[Old blog rerun] Review: Neverwhere

I found a way to recover part of my old blog content, so I decided to rerun some posts from that, mainly reviews of books I liked. The following review was first published in June 2008. (All tagging is new, and I’m afraid I don’t have any means of saving the old blog comments.)

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CoverThe book: Neverwhere, by Neil Gaiman

The edition: author’s preferred text, as published by Headline Review. 372 pages plus exclusive second prologue, interview with the author and reading-group discussion questions.

Synopsis: what happens to people who fall through the cracks of life? They fall to an underworld of underground caves and sewers, populated by monsters and angels, knights and hunters, monks and vampires, a world that answers to different rules, where magic is at work and one’s life is in real danger every other minute. And if they go back to the World Above, they just go unnoticed (in that regard, I just loved this passage where Richard and Anaesthesia sit on the edges of a bench, and a couple sits in the middle and starts to “kiss each other, passionately”, “gradually becoming more horizontal”, despite Richard addressing them). When Richard Mayhew, a young London businessman, stops to help a bleeding girl, he is unsuspectingly brought to that London Under. He ends up in an underworld quest to help the girl, Door, to avenge her extermined family, a quest that may also help him to get his life back.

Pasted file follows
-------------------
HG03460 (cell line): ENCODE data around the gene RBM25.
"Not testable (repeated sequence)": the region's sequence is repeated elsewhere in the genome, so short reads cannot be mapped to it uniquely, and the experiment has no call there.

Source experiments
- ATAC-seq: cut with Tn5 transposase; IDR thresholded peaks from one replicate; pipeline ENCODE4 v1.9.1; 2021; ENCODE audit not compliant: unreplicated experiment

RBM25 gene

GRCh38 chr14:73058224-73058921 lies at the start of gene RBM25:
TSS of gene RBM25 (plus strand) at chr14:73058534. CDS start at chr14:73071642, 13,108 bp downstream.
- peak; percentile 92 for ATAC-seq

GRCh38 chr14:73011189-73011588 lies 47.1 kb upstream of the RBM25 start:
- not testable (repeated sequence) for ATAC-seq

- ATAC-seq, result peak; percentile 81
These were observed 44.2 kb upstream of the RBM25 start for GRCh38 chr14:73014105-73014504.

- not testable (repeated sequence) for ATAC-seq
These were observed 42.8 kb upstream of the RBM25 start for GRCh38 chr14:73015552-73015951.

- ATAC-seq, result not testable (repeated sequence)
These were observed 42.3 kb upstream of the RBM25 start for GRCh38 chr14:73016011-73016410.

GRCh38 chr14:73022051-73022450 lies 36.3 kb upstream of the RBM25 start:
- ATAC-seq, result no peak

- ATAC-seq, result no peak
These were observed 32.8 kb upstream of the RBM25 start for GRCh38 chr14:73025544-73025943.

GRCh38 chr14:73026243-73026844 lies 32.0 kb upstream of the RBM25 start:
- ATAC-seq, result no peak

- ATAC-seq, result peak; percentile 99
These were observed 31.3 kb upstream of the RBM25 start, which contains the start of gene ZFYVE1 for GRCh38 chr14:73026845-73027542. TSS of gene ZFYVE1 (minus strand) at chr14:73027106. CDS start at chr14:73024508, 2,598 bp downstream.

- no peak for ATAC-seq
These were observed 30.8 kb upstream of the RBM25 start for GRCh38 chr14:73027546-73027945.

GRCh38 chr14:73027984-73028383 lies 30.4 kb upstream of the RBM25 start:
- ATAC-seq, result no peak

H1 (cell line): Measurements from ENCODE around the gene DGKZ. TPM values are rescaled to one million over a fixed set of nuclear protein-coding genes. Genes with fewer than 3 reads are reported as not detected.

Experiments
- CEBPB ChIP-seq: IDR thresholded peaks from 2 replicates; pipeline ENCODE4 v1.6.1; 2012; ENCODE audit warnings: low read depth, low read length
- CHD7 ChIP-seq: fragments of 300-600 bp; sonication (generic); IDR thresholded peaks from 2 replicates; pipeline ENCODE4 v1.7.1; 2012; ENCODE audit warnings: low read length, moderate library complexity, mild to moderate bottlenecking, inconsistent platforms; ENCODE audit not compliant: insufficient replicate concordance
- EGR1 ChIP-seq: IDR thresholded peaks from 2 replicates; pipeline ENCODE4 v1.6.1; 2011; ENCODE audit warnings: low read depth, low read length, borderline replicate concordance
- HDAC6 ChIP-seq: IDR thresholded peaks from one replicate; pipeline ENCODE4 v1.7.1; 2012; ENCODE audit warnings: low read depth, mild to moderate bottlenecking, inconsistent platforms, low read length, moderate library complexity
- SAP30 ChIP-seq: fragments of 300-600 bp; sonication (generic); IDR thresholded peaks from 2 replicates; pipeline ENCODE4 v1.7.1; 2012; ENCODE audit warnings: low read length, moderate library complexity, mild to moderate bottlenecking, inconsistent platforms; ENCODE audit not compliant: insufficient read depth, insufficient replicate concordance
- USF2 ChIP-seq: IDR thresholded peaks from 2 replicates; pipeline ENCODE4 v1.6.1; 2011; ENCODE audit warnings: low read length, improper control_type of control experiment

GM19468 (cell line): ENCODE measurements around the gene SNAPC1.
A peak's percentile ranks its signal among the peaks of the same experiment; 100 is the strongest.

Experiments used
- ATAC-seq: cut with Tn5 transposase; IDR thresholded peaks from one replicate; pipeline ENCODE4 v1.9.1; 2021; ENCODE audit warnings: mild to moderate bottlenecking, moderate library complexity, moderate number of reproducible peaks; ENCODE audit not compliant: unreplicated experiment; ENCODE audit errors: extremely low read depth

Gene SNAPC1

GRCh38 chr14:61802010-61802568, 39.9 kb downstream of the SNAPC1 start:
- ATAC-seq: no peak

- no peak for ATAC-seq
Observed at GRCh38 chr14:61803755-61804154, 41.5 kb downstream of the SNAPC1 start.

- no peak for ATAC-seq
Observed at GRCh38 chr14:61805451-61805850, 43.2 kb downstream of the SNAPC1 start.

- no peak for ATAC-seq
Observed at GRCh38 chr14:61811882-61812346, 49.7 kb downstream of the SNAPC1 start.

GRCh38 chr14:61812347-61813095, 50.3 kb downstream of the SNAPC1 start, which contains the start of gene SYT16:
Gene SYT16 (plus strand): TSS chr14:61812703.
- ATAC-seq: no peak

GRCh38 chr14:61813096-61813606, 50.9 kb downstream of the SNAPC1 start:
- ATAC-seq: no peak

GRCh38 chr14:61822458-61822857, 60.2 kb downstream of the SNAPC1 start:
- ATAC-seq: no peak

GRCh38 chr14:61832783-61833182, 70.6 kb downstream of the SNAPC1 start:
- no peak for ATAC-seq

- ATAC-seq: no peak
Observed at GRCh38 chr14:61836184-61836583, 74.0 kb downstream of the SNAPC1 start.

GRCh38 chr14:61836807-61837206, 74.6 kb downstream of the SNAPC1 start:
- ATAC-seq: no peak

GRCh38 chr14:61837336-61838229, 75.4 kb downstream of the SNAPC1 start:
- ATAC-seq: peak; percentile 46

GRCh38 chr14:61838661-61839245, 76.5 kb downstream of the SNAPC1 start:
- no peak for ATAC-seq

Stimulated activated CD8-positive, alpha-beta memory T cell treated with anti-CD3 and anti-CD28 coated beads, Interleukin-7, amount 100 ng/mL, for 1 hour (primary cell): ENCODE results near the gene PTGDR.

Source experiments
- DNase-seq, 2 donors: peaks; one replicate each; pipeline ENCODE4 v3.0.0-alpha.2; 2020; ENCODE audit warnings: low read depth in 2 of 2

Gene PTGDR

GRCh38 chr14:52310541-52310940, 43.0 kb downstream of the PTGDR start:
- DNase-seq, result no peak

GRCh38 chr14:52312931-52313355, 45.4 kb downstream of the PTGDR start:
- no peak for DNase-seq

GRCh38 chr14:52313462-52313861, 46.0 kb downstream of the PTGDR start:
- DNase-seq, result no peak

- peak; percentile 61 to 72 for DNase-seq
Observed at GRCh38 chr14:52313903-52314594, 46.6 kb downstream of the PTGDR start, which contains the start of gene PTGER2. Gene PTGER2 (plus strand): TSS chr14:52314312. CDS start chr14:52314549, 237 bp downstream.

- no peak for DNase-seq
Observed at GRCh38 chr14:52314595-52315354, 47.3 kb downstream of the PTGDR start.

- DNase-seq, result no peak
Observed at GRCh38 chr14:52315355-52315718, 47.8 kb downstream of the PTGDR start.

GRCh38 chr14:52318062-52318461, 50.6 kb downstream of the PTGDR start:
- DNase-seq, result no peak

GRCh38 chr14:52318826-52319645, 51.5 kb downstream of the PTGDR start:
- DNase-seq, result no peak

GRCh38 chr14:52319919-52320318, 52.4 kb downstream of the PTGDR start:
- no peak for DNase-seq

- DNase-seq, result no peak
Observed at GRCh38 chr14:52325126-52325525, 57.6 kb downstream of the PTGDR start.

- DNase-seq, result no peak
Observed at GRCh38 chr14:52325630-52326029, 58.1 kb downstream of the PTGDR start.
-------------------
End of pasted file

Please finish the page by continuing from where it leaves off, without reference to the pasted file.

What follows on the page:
My thoughts: this was my first Gaiman, so please bear with me while I write this: GREAT! WONDERFUL! INCREDIBLE! WOW, WOW, WOW! 😀 I kept reading all the best about Gaiman, but I didn’t really know what to expect (also, I was planning to read Stardust, but this book arrived as a present — grazie, Ale! — so I started reading without even knowing what it was about).
Iloved just about everything. A very nice story and very well constructed, so that it’s not only engrossing, but also full of sudden twists and turns. I loved the characters, the way they are built and described, the way they sound true to life even when they are so way far from the life we know. And Richard is just the perfect character to fall in love with (had I read the book some years ago he may have turned into a full book crush, although at the time I was probably unable to understand this kind of character). I mean, just read this:

The lift continued to descend. Richard was sweating, in a clammy cold sweat, and digging his fingernails deep into his palms. In the most conversational tones he could muster, he said, ‘Now would be a very bad time to discover that one was claustrophibic, wouldn’t it?’
‘Yes,’ said Door.
‘Then I wont,’ said Richard.

[And a few minutes later, when at the end of the lift ride they find that they have to cross a wooden ledge over a precipice of several thousands feet:]

‘And I suppose,’ he said, with a great deal less insouciance than he imagined, ‘this wouldn’t be a good time to point out that I’m really crap at heights.’

How could one not fall for him? But Gaiman is such a master that even the most horrible and terrifying of characters (such as Mr. Croup or Mr. Vandemar) are perfectly real and understandable in their evil. Rating: 8.5/10.

Reading note: this book counts towards the Once Upon a Time II Challenge, for the Fantasy area. I’ve put Stardust on hold at the library, and I plan to read anything else by Gaiman that I can put my hands on.

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